To be clear, there exists no evidence that Rich was secretly a Donald Trump supporter, a leaker of any kind, or a hacker with the skill to steal the private emails of seven senior DNC staffers. The only reason conspiracy mongers fixed on Rich, rather than any of hundreds of his fellow DNC workers, is because he was killed. To a sizable number of fringe conservatives, it goes without saying that the Clintons order hits on the people who get in their way. It’s been part of the the far-right canon since Vince Foster’s suicide in 1993.
Versions of the Rich conspiracy story have been spread by Russia’s social media foot soldiers at the Internet Research Agency, and by the likes of Julian Assange, Infowars radio host Alex Jones and indicted piracy baron Kim Dotcom. It reached the mainstream by way of a since-retracted Fox News story, and then on the back of Fox personality Sean Hannity. Rich’s grieving parents have faced threats and smears for debunking the speculation, and struggle daily with what Rich’s mother has described as “the pain and anguish that comes from seeing your murdered son's life and legacy treated as a mere political football.”
In its broad strokes, Dougan’s story meshes with the superficial features of the 2016 election leaking. There really was a DC Leaks. Intelligence agencies and security professionals believe it was set up by Russia’s military intelligence arm, the GRU, to publish stolen material as part of the Kremlin’s election interference campaign.
The DC Leaks domain name was really registered two weeks after Dougan’s arrival in Moscow, just as in his story. But when Dougan gets into less-publicized, fine grained details, his tale diverges from DC Leaks’ actual history, particularly in the period between the site’s domain registration on April 19th, 2016, and its public debut on June 8th.
Dougan claims that he registered the DCleaks.com domain name through the Malaysian company Shinjiru Technology in Kuala Lumpur, where DC Leaks was also hosted. In truth, DCleaks.com was registered at a family owned hosting firm in Romania called THCservers, which also features in a number of identified GRU hack attacks.
Once it was registered, the domain lay dormant for 10 days, according to DNS resolution records from multiple sources. Then on April 29 the operators pointed it to a hosting company based in Iceland called FlokiNET, which marketed “secure, stable and anonymous web hosting” for journalists and whistle-blowers. The Icelandic hosting apparently didn’t work out, and whoever controlled DC Leaks moved it to Malaysia five days later, on May 5th, where it stayed for the remainder of election season.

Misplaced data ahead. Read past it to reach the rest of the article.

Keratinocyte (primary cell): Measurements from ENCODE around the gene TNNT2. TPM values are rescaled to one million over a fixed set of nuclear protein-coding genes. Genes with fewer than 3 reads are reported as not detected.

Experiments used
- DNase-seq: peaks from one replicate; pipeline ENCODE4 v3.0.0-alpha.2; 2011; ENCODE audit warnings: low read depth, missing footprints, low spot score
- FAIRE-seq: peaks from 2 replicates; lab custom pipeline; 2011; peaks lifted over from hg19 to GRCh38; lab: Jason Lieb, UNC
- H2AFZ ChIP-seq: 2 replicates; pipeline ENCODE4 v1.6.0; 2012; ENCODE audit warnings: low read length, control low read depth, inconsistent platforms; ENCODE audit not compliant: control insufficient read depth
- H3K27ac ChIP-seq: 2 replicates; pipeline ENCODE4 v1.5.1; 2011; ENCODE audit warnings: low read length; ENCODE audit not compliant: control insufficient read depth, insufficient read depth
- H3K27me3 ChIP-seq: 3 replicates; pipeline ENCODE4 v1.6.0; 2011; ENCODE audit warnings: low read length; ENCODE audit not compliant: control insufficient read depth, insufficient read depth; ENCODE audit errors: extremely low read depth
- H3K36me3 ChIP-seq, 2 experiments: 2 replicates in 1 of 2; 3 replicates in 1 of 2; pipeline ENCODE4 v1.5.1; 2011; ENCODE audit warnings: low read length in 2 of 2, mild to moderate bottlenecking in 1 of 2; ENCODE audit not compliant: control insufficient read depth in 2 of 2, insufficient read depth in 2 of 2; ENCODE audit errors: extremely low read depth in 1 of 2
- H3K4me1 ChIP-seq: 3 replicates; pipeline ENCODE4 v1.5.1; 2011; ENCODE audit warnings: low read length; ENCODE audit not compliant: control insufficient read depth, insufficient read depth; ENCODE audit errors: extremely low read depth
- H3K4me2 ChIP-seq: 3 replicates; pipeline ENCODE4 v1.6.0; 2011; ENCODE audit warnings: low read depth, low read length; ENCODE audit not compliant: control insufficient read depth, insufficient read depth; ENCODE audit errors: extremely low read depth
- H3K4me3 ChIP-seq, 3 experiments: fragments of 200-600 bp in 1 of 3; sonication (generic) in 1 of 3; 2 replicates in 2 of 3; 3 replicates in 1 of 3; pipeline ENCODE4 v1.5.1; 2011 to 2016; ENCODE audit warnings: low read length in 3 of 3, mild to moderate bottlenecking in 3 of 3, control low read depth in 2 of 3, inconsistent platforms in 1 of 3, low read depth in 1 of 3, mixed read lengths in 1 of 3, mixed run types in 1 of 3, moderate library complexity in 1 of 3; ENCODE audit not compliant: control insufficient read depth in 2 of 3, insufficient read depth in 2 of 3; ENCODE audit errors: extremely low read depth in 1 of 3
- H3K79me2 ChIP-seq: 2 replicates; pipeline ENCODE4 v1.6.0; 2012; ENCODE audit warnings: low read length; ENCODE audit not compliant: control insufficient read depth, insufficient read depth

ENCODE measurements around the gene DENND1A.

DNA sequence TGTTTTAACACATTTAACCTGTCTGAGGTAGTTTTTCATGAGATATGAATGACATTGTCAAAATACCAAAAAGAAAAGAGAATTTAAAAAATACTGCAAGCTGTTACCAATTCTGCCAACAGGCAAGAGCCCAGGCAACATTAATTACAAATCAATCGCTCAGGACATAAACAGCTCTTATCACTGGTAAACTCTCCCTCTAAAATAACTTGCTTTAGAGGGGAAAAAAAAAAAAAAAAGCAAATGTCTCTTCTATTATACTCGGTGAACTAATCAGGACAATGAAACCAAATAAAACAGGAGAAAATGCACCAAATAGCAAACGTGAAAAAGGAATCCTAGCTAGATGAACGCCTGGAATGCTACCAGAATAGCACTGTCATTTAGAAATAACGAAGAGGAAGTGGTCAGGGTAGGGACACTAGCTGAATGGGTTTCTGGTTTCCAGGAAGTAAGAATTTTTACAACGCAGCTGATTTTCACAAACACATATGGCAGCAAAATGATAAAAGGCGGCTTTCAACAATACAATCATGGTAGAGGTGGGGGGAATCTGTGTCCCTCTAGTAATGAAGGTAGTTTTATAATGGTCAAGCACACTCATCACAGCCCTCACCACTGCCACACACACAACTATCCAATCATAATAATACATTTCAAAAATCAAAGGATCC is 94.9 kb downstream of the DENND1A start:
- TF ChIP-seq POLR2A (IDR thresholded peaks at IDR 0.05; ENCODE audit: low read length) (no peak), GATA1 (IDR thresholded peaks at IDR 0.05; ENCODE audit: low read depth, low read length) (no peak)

Obscure as those details are from the outside, they’d likely be well known to the person who set up DC Leaks and secured its hosting. But they don’t feature at all in Dougan’s story. As told in his book, and elaborated on in interviews with The Daily Beast, Dougan went straight to Shinjiru in April 2016. He claims the company had long been his preferred choice for hosting his whistle-blower sites. (PBSOtalk was hosted there for about six weeks in 2012.)
When The Daily Beast asked Dougan if he could provide a copy of the contents of the thumb drive he claims to have received from his source, he came back a few days later with a zip file of 743 DNC emails, just as he’d described.
And this is where his story hits another snag. Those emails never appeared on DC Leaks. None of the DNC emails did. They were published on Julian Assange’s WikiLeaks beginning July 22, 2016.
DC Leaks published a completely different assembly of leaks, consisting primarily of a grab bag of emails and documents sourced from a GRU-linked phishing campaign earlier that year. The best known victim of that attack was John Podesta, and a handful of documents from Podesta’s Gmail account appeared on the site four months before WikiLeaks published the whole inbox. Other targets featured on DC Leaks included Colin Powell, State Department and White House employees, some Clinton campaign staff and volunteers, and a recently retired four-star general.